We made our way back down SH1 to Amberley to pick up fuel and sandwiches before turning inland via SH7 to go to Nelson “the scenic way” as we wound along
the road we kept passing huge sprays, pouring water onto the farmland, and smaller systems more like those you use to water the lawn. We had seen similar arrangements in many of the agricultural parts of the South Island and most of the water was going onto grass not arable crops. It seemed strange that a livestock industry should be so dependent on irrigation.
SH7 runs via the Amuri and Lewis Passes. Neither had any form of indication that the top had been reached which was a bit disappointing. We did stop to take a photograph after the road to Hanmer Springs turns off. The river looked so inviting. The journey was uneventful. Our main excitement was on the Lewis Pass when a wide load escort vehicle, instead of just warning of the load’s arrival, insisted that all oncoming traffic should stop and pull into the side of the road. We sat and waited for some time until a low-loader, carrying a crawler excavator, hove into view. It was no wider than the usual wide load but, given the twisting of the road, it occupied all the road in some places.
At Springs Junction we turned North on SH65. This runs over 80 km to join SH6 near Murchison where we stopped to buy water. The weather was sunny and very hot. The water was cold. Great.
Shortly after joining SH6 we passed over Hope Saddle and, enticed by a lookout sign, stopped to take in the view. In general, NZ lookouts provide great views over some part of the surrounding countryside. Unfortunately, the view from Hope Saddle was disappointing. Since the lookout was put in place the trees have grown and now obscure what once must have been a great vista.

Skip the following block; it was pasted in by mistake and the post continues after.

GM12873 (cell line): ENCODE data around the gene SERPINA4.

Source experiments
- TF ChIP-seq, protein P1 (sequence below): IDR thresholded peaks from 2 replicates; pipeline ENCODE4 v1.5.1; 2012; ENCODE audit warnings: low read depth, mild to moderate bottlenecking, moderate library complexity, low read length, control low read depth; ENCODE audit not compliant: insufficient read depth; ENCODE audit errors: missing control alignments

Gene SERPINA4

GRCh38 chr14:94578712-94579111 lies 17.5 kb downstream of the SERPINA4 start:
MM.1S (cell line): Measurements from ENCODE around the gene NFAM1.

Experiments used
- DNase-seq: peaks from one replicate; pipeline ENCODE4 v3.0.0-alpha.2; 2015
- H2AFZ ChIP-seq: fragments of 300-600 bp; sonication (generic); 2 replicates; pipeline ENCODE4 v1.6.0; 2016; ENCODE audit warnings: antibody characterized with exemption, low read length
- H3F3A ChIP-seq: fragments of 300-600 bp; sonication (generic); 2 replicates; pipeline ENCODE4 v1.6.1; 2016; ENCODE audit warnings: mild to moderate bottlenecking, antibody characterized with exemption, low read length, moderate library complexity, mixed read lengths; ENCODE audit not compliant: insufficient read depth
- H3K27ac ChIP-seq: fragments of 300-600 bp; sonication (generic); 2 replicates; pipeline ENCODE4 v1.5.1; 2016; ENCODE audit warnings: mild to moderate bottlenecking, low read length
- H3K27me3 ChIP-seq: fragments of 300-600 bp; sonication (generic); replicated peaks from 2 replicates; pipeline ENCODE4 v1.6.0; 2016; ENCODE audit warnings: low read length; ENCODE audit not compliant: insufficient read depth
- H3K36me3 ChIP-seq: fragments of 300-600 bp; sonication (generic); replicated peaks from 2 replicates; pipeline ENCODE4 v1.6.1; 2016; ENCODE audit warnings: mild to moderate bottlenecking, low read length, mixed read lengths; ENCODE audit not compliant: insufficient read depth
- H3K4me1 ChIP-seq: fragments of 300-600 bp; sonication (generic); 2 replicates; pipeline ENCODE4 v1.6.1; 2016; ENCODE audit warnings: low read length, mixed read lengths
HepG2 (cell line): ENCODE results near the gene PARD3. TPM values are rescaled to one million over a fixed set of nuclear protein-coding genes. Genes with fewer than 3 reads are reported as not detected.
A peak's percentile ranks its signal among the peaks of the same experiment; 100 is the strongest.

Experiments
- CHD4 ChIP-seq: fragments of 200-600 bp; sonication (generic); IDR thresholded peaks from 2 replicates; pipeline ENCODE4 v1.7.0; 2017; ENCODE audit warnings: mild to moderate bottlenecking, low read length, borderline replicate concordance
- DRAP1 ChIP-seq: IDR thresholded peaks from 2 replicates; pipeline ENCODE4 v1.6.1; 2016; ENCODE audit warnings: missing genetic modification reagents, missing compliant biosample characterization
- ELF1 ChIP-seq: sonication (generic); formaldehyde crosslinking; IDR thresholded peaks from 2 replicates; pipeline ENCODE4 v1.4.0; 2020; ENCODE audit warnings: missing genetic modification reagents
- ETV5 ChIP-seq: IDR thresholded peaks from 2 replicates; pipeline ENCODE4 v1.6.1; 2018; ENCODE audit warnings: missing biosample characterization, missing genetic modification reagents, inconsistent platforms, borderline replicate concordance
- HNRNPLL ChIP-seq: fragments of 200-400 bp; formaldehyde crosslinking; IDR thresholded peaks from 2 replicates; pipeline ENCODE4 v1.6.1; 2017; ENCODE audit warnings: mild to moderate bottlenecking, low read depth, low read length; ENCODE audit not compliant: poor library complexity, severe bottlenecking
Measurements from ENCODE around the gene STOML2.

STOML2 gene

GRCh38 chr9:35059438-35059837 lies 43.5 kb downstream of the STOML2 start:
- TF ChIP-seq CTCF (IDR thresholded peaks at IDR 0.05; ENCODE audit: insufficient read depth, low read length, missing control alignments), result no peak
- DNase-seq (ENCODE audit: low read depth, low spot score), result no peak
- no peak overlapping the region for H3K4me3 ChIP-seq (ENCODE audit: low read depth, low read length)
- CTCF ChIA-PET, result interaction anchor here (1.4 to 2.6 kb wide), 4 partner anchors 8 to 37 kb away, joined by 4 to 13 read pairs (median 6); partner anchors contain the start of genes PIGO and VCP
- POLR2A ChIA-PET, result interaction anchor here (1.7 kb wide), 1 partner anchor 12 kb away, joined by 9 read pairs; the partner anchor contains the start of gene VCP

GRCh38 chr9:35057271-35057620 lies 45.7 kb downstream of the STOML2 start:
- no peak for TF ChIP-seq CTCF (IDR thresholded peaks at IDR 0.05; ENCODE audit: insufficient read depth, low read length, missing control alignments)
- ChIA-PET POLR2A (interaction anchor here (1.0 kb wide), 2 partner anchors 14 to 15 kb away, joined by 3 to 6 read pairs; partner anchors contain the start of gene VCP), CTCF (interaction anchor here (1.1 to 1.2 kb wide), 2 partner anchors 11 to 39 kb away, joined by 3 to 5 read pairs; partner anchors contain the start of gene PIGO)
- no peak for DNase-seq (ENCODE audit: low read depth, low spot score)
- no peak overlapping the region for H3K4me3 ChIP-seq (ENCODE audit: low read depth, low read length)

As we approached Nelson, we phoned Jim and Sheila Kennard, old friends with whom we planned to spend the next few days to let them know when we would arrive. We booked into our room in the motor lodge and Jim then picked us up. We drove to their new, temporary home and had a cup of tea and a chat.
Next, a drive round town (it had started raining when we arrived at the
motel) before a drink and supper. We ate in Little India, an excellent restaurant where Jim and Sheila often eat. The must do because, when Sheila said that she had left at home the card on which she collects “restaurant points” she was told that she could delay paying until the following day when she had the card. Now what UK restaurant would allow a customer to walk out on the promise of payment tomorrow? We walked back to the motel.
That night it rained! A lot. Apparently more than 500mm in some parts of the city. The small river, over which we had walked the previous evening, rose rapidly and at 6.00 am it was nearly over the road bridge. It dropped quickly after that but when we passed on the way to Jim and Sheila’s it was still much faster flowing than the previous day and a dirty grey/brown colour,
Our first task on arriving with Jim and Sheila was to take the emergency replacement credit card which had been delivered to them as a poste restante. Ours had been used fraudulently in UK just after we had started travelling so after checking (by ringing the mobile phone during the night) the card was cancelled and a new account started. Lots of frustration in arranging for the card to be delivered and lots of calls to help desks.
We decided to go visit Ali, Jim and Shela’s son, and then go out to lunch. As we left the house it suddenly started raining hard and we ended up as a soggy mess in the car. We drove out to a restaurant called The Cellar Door which was attached to the Wimea winery near Richmond. The car park was developing into a good pond. We had an excellent lunch and repaired outside to find it was still raining and the flood in the car park was getting bigger. Added to that, it was
blowing a gale. So we decided to return to the motel and hunker down for the afternoon. I used up lots of wifi and progressed the blog.